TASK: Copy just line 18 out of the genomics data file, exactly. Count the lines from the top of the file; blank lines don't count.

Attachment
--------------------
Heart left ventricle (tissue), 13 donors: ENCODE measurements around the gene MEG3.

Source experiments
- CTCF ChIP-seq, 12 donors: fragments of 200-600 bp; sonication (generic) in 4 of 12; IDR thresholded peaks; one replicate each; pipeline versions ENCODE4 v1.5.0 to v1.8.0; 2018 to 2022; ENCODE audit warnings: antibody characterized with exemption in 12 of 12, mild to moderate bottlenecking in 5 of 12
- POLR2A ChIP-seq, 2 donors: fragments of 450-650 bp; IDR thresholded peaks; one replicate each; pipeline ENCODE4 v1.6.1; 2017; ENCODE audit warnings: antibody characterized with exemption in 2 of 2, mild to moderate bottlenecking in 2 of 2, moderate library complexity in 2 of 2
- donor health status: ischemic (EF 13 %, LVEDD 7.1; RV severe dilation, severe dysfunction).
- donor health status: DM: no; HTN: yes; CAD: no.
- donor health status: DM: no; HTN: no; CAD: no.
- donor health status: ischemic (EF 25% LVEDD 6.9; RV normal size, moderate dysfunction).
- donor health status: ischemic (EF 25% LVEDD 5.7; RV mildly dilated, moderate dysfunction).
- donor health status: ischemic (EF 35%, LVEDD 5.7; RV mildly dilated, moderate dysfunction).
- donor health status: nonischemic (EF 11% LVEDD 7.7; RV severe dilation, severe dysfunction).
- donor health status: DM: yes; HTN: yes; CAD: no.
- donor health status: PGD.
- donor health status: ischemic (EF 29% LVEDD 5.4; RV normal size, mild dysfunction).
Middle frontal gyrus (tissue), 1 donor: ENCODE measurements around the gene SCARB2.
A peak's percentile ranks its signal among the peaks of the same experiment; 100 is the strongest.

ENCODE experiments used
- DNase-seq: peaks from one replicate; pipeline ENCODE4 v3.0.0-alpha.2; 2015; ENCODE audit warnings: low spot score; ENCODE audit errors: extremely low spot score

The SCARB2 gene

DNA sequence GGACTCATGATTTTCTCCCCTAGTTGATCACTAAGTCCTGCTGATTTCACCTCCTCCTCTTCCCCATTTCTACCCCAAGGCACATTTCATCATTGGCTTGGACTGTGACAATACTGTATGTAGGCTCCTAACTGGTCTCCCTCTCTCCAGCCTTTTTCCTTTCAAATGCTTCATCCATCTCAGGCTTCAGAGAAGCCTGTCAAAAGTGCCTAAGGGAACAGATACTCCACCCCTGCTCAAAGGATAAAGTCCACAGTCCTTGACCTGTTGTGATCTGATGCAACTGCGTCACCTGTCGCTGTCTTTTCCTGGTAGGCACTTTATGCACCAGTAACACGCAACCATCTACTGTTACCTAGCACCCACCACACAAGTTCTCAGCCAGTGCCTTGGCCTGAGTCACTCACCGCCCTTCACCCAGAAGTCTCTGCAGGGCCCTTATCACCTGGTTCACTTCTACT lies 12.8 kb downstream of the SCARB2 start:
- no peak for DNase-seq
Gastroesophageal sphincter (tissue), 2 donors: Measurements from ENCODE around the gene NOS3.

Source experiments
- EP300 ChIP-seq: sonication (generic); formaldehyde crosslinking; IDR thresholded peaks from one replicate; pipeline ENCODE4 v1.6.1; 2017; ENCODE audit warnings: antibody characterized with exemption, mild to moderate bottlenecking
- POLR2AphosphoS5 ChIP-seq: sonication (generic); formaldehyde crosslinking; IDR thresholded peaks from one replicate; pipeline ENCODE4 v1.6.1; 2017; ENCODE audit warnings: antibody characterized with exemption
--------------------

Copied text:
- DNase-seq: peaks from one replicate; pipeline ENCODE4 v3.0.0-alpha.2; 2015; ENCODE audit warnings: low spot score; ENCODE audit errors: extremely low spot score